Copyright 2003 The New York Times Company

  3. #48


    The result should be fascinating. Maybe they should get public input on the issue. :lol:

    Remember these proposals....

  4. #49


    Nice graphics, JM Garcia!

    The write-up takes a much more conciliatory tone than the NY Times, but it contains a few contradictions. In the second paragraph we find this quote concerning tomorrows important P&D meeting:

    " Sources close to Libeskind said that Childs, with Silverstein's support, will not budge from his design for the building and that Libeskind is prepared to walk out if his vision is compromised."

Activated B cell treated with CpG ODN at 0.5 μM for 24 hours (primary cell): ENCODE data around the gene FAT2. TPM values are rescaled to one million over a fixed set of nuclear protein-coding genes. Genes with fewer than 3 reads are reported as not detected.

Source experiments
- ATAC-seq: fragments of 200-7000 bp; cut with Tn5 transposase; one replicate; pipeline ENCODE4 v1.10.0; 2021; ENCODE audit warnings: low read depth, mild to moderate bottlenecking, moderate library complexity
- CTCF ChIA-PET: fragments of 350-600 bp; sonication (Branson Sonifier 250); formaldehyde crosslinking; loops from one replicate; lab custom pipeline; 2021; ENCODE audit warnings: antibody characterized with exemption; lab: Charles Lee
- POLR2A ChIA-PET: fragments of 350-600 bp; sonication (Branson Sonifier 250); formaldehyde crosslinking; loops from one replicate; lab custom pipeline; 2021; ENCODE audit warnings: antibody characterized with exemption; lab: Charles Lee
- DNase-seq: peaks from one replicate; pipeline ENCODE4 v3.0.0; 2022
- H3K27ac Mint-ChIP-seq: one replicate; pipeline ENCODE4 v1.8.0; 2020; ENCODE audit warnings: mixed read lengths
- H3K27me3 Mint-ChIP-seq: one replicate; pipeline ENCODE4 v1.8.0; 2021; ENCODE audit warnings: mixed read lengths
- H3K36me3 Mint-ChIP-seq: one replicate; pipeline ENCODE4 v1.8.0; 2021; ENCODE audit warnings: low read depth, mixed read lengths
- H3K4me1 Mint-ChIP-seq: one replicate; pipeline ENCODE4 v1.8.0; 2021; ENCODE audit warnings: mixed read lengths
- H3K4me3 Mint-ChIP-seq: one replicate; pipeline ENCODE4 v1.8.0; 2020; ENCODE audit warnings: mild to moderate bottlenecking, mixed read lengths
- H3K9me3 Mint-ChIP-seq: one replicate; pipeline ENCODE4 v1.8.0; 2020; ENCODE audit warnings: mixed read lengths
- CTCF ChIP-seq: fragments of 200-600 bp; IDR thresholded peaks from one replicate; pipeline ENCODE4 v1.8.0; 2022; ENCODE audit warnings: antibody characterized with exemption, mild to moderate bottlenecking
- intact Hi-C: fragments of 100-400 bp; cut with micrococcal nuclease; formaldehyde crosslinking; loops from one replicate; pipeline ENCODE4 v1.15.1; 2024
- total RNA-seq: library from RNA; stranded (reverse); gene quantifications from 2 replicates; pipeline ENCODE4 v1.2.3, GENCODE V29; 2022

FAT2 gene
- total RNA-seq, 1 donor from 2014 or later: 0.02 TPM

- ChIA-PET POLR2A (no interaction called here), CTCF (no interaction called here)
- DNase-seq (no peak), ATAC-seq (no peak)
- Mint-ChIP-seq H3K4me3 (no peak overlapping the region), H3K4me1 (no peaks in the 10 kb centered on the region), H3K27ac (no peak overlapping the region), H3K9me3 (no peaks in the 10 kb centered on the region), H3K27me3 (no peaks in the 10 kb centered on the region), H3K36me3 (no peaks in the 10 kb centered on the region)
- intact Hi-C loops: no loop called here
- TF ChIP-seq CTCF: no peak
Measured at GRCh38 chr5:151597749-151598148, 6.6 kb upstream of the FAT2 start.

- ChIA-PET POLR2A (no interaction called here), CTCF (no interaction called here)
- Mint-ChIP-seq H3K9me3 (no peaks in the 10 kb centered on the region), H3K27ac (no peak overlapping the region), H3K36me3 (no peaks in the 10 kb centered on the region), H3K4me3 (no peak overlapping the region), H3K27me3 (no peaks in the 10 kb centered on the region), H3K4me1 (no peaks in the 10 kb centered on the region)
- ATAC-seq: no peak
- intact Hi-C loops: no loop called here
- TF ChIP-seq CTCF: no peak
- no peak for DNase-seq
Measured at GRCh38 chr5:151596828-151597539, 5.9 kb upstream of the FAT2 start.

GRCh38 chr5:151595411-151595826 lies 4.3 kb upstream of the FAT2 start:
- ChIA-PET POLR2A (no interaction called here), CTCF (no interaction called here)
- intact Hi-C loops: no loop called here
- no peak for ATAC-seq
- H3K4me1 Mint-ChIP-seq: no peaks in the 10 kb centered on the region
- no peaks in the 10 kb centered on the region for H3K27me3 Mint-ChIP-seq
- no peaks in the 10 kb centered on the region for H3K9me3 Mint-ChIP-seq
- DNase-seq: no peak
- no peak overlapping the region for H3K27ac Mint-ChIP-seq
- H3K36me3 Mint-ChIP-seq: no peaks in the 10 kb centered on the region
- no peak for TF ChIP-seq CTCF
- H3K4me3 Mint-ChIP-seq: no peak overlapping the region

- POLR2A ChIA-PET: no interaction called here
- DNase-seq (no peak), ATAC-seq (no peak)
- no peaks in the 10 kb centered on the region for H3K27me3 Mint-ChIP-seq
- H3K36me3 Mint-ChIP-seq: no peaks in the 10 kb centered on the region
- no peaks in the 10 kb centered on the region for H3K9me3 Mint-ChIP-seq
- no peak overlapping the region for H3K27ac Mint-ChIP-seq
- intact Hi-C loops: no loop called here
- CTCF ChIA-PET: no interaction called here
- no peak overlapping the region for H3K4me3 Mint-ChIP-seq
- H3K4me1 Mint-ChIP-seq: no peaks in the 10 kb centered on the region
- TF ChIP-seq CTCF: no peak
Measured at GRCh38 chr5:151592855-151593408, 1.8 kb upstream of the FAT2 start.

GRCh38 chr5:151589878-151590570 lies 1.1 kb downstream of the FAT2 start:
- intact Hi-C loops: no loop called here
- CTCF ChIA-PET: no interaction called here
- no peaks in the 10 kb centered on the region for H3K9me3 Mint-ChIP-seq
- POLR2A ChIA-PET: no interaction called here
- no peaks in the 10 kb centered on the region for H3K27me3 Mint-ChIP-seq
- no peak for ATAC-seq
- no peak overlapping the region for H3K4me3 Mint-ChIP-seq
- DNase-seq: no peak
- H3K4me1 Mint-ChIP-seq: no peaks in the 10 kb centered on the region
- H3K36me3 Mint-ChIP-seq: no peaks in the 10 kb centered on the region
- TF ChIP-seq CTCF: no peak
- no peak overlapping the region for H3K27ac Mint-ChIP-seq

But at the bottom of the article is this Libeskind Quote:

    "I have a tremendous respect for David's (Childs) ability, and we both have strong opinions about design," Libeskind said. "Nothing worthwhile was ever created without some conflict, and what emerges from a collaboration should be even greater than the sum of its parts. The Freedom Tower will be no exception."

    Link to the whole press item:

  5. #50


    Meeting Of Minds In Tower Design

    By Katia Hetter

    October 23, 2003

    The two architects in charge of the World Trade Center site's first new building are struggling to reach agreement on its design and will meet tomorrow to sort out differences, sources said yesterday.

    Daniel Libeskind's initial design for the trade center site, which included the 1,776-foot-tall Freedom Tower, was selected in February. Leaseholder Larry Silverstein's architect, David Childs, was named leader of the building's final design team.